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SCS receives $10,000 grant

Americus-Sumter High receives grant from Monsanto Corp.

AMERICUS — Americus-Sumter High School has been awarded a $10,000 grant from the Monsanto Corporation to enhance the Career, Technical and Agricultural Education (CTAE) and the science departments. The grant is meant to strengthen students’ problem solving skills by providing them experiences in applying what has been learned through innovation and research.
“Over recent years, we have felt the need to involve our CTAE teachers in collaborative planning with core academic teachers,” said Sumter County Schools CTAE Director Sharon Jackson. “There is a need for groups of teachers from varying academic backgrounds and expertise to come together and realize opportunities to establish how common content may be aligned to design activities and serve as a purpose for prescribed professional learning. It’s a ‘win-win’ situation where core academic teachers may enhance their ability to offer more contextual teaching examples within the classroom and the CTAE teachers may enhance academic content correlation and delivery within their classrooms. CTAE teachers are then better equipped to have students apply academic knowledge to real world situations.”
The grant was made possible when local farmer and Sumter County School board member, Jim Reid, nominated the school to apply.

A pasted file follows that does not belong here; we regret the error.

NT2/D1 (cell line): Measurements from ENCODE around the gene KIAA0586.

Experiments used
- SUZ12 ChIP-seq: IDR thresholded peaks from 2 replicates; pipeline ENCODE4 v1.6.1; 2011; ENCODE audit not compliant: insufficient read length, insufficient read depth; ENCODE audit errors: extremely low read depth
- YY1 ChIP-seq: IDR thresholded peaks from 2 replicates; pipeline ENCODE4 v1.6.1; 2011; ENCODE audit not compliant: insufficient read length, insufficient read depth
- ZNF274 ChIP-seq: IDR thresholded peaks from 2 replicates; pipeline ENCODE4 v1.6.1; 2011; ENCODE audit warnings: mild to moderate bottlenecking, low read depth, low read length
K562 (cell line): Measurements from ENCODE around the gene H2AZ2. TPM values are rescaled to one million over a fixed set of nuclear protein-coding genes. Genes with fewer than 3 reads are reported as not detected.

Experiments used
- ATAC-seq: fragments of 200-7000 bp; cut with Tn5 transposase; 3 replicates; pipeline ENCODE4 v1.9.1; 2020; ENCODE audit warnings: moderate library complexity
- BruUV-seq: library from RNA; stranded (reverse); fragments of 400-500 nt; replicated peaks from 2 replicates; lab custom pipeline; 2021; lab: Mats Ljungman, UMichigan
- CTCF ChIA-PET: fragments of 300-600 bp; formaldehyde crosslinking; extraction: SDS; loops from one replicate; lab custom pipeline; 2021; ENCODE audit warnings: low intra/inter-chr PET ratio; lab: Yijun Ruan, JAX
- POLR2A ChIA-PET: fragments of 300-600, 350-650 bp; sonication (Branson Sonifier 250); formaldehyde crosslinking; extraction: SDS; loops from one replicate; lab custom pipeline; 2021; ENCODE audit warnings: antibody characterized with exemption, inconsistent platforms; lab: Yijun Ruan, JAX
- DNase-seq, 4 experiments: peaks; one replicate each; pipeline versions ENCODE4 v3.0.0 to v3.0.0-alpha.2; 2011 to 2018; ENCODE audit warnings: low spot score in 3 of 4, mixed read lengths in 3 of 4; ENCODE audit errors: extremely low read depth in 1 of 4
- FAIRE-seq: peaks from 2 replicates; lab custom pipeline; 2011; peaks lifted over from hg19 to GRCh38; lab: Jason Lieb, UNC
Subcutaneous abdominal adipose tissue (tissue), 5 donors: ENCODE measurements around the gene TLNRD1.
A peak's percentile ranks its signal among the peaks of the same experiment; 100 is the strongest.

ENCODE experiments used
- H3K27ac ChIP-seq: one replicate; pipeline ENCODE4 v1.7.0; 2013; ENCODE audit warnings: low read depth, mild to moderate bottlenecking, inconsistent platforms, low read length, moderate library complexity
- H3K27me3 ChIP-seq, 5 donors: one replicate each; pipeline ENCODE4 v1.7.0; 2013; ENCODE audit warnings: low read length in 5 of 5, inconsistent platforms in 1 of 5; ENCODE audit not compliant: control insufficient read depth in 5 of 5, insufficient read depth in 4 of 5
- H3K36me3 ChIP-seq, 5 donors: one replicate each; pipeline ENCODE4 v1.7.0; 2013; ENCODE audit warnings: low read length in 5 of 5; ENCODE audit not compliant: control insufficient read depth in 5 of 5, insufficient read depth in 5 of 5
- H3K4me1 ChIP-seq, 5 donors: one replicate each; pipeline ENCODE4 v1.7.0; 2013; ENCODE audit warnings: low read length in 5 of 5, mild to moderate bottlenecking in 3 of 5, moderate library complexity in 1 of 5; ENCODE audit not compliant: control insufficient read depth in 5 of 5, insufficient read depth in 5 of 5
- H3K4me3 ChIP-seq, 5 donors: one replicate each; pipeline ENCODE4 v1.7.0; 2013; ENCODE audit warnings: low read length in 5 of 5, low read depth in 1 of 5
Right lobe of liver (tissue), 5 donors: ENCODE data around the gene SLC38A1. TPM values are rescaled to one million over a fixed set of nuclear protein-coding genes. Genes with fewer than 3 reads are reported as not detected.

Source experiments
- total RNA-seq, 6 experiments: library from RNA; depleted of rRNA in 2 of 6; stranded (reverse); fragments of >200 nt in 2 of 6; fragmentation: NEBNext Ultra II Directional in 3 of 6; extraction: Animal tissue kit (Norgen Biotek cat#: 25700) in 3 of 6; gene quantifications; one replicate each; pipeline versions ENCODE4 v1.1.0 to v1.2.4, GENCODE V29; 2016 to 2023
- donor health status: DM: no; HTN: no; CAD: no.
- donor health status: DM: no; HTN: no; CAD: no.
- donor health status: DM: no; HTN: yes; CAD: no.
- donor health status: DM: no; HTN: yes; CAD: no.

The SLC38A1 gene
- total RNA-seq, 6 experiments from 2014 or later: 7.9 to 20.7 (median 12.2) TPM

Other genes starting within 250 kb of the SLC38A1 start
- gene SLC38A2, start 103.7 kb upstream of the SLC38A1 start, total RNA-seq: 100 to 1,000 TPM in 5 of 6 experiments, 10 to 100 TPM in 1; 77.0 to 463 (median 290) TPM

“We are truly thankful that a local farmer thought of nominating and introducing us to this possibility. We express our gratitude and anticipate a wealth of benefits to our students and teachers,” said Donnie Smith, Sumter Schools superintendent.
Principal Kimothy Hadley said, “The major focus of this project is to ensure that students become more astute critical thinkers, problem solvers and communicators. Enhancing these skills is vital for their future success and ultimately may lead to more rewarding career options.”
Jackson had been a judge at science fairs in the past and saw how good ideas were often undermined by a lack of resources to execute those ideas. This grant will help solve that problem.
“I wanted the students to have the supplies and materials that would allow their presentations to be more presentable and competitive,” she said. “I would like to see more of our students advancing to competitions outside of the region. We want to ensure that our graduates are college and career ready as they transition to institutions of higher learning or the world of work.”
The grant also allows for teacher collaboration and instruction to help teachers integrate core educational content with CTAE programs which focuses on real world skills such as agriculture, automotive, and health care. This grant will allow teachers the opportunity to figure out ways that core science knowledge may be integrated into the instruction of practical vocations.